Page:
I grew up in the country. The forest that surrounded our house was my playground. As a kid I spent days exploring caves and climbing young trees until they bent and returned me to earth. One day I lost track of time. Evening descended and rain fell. I was lost. The place that I usually enjoyed so much suddenly became a place that scared me. The noise over there in the leaves that I would have ignored in daylight made my heart race. While the experience was frightening, it was not unpleasant. It was exciting.
In an average week, Iceland’s national network that monitors seismic activity detects hundreds of earthquakes. Most are hardly noticeable little jiggles. Some are big enough to alter the landscape. Myra and I stopped by this little waterfall in Northern Iceland and set out on a hike. We had just walked down the trail and over the bridge when the ground quivered. A hill collapsed in front of us sending boulders tumbling across our path only a few feet from where we were. It was a frightening experience. It was also exhilarating. We have a good story to tell.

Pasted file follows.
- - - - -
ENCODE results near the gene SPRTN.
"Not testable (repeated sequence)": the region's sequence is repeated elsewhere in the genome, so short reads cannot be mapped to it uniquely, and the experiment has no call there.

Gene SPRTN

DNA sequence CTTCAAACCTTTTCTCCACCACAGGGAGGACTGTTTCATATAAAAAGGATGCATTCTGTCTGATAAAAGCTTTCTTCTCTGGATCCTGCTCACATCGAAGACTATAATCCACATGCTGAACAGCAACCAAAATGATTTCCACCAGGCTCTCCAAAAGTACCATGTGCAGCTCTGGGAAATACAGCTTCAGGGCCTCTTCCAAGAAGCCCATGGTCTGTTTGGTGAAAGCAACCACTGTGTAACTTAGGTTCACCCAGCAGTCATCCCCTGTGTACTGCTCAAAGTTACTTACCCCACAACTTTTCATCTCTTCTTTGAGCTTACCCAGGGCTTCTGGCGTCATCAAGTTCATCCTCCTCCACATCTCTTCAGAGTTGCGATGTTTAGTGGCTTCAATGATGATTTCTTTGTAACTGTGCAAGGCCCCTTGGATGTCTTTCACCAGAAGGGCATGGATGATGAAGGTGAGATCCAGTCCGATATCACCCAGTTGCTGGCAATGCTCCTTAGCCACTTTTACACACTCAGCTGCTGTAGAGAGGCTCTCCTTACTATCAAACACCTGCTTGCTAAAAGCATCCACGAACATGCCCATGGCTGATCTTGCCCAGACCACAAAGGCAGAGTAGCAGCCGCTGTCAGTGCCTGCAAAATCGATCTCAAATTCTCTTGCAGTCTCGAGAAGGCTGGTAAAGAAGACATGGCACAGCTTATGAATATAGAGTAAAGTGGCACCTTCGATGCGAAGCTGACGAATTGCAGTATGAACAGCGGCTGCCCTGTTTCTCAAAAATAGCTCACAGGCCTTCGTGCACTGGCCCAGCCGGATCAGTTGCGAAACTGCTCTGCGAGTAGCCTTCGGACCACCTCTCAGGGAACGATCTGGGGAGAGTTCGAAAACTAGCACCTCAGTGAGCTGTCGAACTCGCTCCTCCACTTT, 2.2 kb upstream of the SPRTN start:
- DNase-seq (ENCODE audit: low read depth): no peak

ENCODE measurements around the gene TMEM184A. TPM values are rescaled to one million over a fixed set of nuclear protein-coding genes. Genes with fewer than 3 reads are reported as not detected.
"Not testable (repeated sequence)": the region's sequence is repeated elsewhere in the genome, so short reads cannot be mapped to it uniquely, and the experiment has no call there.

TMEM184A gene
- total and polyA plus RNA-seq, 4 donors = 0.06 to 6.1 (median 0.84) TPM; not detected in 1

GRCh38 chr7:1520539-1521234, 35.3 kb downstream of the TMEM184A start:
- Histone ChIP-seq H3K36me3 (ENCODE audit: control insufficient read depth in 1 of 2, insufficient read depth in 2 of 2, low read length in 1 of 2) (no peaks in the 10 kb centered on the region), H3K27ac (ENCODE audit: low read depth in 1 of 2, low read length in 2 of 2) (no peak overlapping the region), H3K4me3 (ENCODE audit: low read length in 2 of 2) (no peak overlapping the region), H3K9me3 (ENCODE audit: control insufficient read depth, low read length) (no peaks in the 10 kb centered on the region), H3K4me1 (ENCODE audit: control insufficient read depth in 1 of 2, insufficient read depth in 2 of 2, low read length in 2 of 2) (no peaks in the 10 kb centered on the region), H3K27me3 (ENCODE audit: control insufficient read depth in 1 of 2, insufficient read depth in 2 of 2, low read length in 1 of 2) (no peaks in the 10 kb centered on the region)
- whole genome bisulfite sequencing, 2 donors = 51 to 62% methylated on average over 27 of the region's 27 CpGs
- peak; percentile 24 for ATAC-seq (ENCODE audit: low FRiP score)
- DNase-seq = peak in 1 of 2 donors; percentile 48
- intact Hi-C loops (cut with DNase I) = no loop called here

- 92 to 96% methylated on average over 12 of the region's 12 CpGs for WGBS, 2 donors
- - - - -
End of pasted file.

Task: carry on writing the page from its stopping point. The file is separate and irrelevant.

I’ve been a photographer for a long time because I like taking pictures.